Level of buzz on using social media in project management and/or software development keeps on high levels for some time already. Social media this and social media that.
Don’t get me wrong I’m not trying to say that social media is bad in general. Since I’m a blogger I would be a hypocrite, wouldn’t I? I see a value of social media while I’m trying to build community around this blog, meet new people and get engaged in discussions. That’s why I have Twitter account even though I’m not a big fan of the tool. I don’t treat Facebook account as a place to connect with people I know from professional life – it’s rather LinkedIn which works this way for me. I’m regular reader of a series of blogs and I’m pretty active on a couple of mailing lists, which is a kind of pre-social media.
Now, I know all these tools can work. They can when it comes to promote a blog or a book or to meet new people or even to deal with virtual teams when you happen to work in one. Up to this point they are useful.
Social Media in Project Management
But it doesn’t have to do much with project management. Twitter? Come on. Have you seen the way most people use it? Sharing private stories, which are sure interesting as long as they are from your close friends. Dropping links people find interesting, which is fine unless you realize there’s basically unlimited stream of interesting stories on the Web. Discussions which are followed only by a couple of people engaged in the discussion and for the whole rest that’s just noise.
Blogging? It hasn’t really made me a better professional. It works the other way around. My everyday work has made me a better blogger since it brings me new stories every week and a lot of real-life arguments in different discussions happening around.
Cost of Social Media
All these tools take time to use them. Time taken from the real work you used to do. So yes, you can twit about your cat and weather and share all interesting links on your high school and yes, throw in news or two about the project you currently work on. This is basically a waste of time. You can read all these fascinating stuff which appears in the incoming stream, which also steals much of your time. You can update your status on every social media site you use and start your day with Facebook etc.
The question is: how can you find any time to produce some code or manage some projects? And another one: how exactly does it help you in your work? I mean how many issues you have solved through Twitter or Yammer or something you couldn’t solve faster without using them? You know using the pretty old tool called “conversation” or the no-so-more-modern one called “phone call” or with at least with this Google thing.
Reason (Not) to Use Social Media
I know social media tools you can run a remote presentation or share some information within distributed team but be honest – how often do you really need them?
How often they solve virtual problem which would be non-existent a few years ago when there was no social project management at all?
How often social media tools are used just because they’re cool and trendy and it’s such a fun to use them at work and tell all people around how cool they are and how they help us in our work?
Social Media Bullshit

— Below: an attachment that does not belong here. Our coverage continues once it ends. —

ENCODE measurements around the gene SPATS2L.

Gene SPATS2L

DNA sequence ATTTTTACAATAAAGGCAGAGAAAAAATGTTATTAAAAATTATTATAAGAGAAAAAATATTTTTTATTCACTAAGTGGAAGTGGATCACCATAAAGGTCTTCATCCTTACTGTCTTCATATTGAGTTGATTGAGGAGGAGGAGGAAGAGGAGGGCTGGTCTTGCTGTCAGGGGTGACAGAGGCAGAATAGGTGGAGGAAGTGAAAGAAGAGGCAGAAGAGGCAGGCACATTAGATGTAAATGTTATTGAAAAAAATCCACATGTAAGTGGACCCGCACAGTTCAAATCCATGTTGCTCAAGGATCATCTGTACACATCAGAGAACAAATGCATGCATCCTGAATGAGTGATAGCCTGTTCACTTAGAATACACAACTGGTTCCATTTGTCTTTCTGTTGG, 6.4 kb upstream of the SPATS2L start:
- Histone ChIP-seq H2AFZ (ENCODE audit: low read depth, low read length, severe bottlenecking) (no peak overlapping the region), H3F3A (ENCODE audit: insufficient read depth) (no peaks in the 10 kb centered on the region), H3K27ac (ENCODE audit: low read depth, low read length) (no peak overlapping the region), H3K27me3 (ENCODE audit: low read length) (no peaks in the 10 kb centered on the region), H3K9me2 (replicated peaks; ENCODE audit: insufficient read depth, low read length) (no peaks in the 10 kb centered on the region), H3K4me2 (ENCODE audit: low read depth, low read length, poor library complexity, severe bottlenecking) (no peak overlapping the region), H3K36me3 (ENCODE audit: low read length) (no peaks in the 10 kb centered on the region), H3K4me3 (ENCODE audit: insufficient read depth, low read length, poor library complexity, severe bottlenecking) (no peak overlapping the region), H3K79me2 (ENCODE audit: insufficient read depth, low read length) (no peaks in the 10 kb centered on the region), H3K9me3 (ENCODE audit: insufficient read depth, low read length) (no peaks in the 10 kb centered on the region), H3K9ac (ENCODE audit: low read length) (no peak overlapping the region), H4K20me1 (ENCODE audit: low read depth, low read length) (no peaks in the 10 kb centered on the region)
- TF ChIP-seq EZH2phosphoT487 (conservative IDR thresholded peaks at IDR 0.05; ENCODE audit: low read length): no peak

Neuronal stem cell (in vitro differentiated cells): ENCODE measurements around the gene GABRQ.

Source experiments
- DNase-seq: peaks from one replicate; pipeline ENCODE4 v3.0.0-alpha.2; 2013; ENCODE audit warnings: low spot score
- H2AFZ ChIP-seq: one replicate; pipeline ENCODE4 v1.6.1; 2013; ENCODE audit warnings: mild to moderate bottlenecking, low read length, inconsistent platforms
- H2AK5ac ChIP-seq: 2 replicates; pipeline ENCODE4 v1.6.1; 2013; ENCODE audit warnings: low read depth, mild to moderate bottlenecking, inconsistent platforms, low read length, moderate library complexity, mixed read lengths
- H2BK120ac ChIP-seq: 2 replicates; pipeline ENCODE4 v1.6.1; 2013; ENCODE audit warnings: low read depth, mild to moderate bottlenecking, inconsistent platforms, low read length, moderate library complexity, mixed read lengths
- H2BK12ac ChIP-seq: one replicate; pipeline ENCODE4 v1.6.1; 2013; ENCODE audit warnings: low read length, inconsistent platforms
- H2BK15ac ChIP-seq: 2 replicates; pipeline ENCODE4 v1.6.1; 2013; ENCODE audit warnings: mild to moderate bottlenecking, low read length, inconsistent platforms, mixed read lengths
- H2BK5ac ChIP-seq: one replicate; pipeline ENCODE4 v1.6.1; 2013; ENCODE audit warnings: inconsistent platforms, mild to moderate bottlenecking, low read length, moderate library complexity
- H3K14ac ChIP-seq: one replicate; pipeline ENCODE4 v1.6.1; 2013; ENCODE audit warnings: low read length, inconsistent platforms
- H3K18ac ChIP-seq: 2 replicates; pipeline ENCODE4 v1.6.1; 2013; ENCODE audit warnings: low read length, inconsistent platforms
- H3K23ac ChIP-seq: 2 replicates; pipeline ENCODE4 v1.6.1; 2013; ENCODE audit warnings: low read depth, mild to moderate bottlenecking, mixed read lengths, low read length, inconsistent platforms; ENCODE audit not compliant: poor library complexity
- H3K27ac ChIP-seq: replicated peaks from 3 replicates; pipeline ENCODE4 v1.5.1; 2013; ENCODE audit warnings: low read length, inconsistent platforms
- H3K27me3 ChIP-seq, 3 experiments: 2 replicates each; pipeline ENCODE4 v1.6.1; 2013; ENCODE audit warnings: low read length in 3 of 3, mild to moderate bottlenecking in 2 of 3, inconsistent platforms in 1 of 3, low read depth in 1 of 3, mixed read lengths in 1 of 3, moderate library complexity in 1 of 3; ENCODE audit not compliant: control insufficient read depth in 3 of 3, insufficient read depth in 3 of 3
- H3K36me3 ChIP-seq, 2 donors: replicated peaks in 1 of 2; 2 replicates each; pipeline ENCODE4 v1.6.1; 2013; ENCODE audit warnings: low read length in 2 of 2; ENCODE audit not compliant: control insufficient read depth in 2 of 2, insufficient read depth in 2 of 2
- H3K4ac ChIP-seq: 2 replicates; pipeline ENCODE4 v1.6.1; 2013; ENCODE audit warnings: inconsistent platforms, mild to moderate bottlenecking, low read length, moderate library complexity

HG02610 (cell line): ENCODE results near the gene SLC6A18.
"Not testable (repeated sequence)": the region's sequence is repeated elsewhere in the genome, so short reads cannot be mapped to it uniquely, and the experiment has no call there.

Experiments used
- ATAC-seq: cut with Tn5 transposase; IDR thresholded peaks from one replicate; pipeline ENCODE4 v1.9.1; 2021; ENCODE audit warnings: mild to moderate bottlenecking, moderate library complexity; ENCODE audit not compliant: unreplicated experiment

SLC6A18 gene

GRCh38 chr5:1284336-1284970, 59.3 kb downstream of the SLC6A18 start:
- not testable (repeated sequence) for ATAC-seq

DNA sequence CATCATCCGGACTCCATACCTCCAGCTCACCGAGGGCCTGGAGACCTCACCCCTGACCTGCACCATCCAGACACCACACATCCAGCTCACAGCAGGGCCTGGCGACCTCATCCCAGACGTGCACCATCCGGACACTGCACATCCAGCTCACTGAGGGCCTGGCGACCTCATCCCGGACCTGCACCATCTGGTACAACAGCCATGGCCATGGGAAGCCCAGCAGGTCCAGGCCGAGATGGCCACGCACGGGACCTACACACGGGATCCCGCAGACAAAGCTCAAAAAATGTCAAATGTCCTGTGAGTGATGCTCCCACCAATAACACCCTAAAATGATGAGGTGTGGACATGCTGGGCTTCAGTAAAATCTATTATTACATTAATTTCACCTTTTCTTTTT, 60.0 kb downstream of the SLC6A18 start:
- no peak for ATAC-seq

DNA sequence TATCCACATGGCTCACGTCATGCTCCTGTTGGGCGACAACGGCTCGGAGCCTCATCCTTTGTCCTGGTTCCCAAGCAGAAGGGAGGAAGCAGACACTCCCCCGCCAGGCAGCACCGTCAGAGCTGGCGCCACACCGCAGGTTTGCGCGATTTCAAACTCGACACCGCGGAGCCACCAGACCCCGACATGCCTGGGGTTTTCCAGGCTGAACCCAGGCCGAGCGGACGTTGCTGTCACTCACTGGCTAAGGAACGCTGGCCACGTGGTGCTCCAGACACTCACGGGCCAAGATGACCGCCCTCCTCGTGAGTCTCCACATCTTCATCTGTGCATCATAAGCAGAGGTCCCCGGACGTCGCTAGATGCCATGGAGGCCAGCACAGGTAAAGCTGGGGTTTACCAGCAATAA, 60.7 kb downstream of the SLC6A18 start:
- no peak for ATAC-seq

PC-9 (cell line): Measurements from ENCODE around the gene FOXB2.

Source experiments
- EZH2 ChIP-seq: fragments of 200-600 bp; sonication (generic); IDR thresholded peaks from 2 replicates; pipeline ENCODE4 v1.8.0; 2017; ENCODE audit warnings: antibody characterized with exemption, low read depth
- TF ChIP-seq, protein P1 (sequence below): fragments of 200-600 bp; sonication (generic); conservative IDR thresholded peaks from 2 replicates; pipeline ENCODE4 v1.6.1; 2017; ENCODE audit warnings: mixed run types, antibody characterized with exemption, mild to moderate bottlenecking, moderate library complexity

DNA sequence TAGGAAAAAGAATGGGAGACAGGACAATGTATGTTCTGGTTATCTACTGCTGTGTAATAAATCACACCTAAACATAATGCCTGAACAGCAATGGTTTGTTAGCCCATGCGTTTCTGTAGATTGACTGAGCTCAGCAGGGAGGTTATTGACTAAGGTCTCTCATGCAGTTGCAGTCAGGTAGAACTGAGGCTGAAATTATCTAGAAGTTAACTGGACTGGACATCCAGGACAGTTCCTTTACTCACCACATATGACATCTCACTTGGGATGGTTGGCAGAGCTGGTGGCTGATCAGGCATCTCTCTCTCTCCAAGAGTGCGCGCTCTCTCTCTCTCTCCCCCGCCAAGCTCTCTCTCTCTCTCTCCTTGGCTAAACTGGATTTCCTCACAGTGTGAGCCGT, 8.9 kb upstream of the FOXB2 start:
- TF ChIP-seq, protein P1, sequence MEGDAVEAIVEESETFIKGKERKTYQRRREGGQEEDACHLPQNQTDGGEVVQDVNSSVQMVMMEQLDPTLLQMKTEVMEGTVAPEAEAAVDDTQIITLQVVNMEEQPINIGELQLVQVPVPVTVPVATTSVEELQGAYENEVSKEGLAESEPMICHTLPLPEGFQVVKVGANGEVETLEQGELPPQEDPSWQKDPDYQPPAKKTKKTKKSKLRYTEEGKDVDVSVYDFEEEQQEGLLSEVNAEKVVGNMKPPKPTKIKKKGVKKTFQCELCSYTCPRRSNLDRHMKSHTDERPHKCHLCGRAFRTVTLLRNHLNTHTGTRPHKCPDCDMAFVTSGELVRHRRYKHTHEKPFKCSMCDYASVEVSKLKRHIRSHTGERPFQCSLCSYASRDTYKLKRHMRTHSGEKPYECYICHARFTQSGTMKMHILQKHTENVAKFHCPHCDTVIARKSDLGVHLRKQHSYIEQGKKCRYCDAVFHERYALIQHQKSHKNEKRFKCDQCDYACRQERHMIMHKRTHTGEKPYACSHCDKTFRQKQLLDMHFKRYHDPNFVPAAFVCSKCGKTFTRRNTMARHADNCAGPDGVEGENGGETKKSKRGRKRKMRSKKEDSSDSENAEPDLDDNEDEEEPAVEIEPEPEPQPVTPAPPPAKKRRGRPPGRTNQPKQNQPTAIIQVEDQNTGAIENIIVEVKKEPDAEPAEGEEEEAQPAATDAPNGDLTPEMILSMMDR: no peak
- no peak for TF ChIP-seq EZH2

This is just social media bullshit. It’s trendy so people jump on the bandwagon not thinking much whether it’s useful and productive or quite the opposite. The same happened with agile by the way. When you see agile-by-the-name-only which looks like crap and works like crap and brings handful of arguments for agile-haters it’s most likely implemented by people who thought it was so jazzy to be agile they just couldn’t stand and had to start it.
This is exactly the same pattern you see among a specific type of developers who will dive deep into every new technology they read about just to try it, no matter if it does make any sense or not. When you recall people who wanted to do virtually everything with Ruby on Rails a couple of years ago you get my point.
If you evangelize to use Yammer in your collocated team of 7 you just do basically the same. If the only reason for changing your toolbox is that you want to use trendy social media tools it is plain stupid.
Of course there are situations where you need focus more on improving communication, e.g. virtual or distributed teams, but you also need to measure general impact not only on the team but on whole surroundings. Does switching from MS Word to Google Docs hurts other people outside of the team who happen not to have Google account? How about sharing documents with your customers? And besides that what’s so social about Google Docs?
Future of Social Media in Project Management
Social media are fun. Social media can be useful. Social media can help tremendously in specific situations for any profession, project management and software development included. However they’re very often misused just because they’re fun in the first place.
John Moore does some experiments with social tools, namely Twitter. I do mine. I believe Twitter is way more like blogs than like email. People start using it and then most of them abandon Twitter soon. There are loads of enthusiasts but it’s nowhere close to treat it like email which is already just another basic service we need, like phone calls. After all, usefulness of email is here because everyone uses it. You can’t say the same thing about any of social media yet. And it’s not coming anytime soon.
This is the main reason why social media will be basically used for, well, social reasons. These are social media after all. While projects are about people it isn’t the only thing you should care while running a project. Old-school methods, verbal communication being the most important one, work still exceptionally well in vast majority of cases. Is it really worth to change it?
Now, since I hoped to cause some stir I hope to see your comments too.